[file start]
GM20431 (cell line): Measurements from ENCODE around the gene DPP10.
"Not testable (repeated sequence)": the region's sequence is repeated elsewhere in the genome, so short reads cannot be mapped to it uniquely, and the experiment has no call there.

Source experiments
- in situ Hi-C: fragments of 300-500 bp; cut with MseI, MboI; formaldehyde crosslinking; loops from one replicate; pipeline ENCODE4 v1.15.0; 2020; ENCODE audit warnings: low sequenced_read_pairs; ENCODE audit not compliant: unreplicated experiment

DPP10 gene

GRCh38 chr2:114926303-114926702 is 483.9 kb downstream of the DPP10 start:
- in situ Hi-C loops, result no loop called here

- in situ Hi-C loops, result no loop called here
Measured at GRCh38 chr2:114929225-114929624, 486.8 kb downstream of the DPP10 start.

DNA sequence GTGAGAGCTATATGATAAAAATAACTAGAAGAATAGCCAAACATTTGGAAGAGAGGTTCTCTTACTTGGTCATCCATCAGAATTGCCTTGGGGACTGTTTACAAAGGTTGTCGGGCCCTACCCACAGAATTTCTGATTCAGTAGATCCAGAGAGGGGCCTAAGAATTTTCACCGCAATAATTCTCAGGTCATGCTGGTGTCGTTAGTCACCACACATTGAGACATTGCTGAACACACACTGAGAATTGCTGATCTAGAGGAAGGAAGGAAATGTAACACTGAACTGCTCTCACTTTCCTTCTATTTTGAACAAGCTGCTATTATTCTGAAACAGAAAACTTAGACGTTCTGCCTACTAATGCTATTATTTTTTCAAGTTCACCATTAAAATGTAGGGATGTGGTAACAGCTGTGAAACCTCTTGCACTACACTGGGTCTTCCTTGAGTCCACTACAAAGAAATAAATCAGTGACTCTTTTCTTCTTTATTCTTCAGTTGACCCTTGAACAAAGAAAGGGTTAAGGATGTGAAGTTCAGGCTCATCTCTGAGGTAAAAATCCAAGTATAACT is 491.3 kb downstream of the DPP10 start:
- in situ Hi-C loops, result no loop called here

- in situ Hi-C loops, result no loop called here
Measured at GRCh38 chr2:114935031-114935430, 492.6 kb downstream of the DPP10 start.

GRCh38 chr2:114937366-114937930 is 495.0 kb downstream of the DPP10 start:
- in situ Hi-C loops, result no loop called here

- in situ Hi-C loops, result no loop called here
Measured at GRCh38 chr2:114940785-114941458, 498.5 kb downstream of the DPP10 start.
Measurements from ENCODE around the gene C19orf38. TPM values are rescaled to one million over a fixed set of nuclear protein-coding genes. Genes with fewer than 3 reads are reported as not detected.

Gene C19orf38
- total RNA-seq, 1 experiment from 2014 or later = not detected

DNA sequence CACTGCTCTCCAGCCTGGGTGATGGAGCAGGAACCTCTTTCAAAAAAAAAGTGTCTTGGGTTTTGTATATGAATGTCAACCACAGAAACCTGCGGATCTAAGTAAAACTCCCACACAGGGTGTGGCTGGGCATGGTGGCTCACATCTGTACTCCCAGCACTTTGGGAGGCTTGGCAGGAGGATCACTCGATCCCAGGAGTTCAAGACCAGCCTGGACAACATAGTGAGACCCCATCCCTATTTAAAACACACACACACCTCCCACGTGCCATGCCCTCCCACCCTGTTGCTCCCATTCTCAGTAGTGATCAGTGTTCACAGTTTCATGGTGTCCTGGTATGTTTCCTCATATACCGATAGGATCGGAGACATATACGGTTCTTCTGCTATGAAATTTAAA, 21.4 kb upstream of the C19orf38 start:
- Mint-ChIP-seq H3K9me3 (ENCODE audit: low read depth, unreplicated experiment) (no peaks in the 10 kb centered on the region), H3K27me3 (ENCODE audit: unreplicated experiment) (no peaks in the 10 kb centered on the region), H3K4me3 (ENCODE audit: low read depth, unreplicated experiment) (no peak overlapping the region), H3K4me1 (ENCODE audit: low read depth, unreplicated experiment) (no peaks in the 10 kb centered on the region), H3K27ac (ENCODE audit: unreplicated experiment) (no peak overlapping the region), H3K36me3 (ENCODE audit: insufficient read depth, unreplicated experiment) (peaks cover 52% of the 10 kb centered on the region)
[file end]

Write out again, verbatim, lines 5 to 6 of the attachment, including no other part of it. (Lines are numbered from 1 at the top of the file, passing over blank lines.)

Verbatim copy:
DPP10 gene

GRCh38 chr2:114926303-114926702 is 483.9 kb downstream of the DPP10 start: